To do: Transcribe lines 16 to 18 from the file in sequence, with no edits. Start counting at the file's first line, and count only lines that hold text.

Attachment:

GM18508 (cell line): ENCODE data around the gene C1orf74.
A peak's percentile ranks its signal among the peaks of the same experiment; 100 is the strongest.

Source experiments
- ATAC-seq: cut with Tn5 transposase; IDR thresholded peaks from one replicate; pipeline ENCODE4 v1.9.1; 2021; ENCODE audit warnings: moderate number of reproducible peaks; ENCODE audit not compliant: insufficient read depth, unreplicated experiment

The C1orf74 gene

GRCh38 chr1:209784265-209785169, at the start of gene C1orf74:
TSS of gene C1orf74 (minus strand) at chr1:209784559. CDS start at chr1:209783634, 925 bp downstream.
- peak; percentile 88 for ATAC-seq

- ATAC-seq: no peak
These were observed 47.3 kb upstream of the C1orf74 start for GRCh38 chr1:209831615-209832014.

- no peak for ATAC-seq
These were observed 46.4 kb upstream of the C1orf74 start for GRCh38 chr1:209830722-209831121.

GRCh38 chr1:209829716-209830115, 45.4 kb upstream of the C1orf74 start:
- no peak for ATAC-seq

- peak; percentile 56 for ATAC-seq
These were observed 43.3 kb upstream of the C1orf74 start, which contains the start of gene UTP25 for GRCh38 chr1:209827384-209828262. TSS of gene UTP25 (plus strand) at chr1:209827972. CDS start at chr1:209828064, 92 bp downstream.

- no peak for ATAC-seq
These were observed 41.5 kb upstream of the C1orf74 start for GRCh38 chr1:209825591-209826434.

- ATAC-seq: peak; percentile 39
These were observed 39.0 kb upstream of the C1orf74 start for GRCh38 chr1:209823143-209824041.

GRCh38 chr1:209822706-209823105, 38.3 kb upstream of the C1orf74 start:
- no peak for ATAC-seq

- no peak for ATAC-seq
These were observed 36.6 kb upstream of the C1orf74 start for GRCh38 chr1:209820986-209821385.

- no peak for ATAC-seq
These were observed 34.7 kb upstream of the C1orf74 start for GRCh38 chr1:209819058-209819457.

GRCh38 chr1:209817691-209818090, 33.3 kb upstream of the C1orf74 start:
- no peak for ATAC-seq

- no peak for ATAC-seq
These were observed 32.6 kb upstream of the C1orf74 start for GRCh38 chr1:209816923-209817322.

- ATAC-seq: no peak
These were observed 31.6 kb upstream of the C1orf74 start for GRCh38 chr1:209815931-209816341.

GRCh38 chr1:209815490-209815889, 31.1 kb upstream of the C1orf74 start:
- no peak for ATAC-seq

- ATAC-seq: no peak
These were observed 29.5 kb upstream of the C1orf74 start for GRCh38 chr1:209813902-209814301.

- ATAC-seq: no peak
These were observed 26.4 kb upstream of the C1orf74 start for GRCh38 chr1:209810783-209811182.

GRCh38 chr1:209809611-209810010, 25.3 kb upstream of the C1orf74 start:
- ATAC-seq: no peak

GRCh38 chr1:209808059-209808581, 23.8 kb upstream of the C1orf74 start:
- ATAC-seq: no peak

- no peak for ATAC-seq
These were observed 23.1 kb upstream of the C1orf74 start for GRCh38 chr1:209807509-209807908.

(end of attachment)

These were observed 43.3 kb upstream of the C1orf74 start, which contains the start of gene UTP25 for GRCh38 chr1:209827384-209828262. TSS of gene UTP25 (plus strand) at chr1:209827972. CDS start at chr1:209828064, 92 bp downstream.

- no peak for ATAC-seq
These were observed 41.5 kb upstream of the C1orf74 start for GRCh38 chr1:209825591-209826434.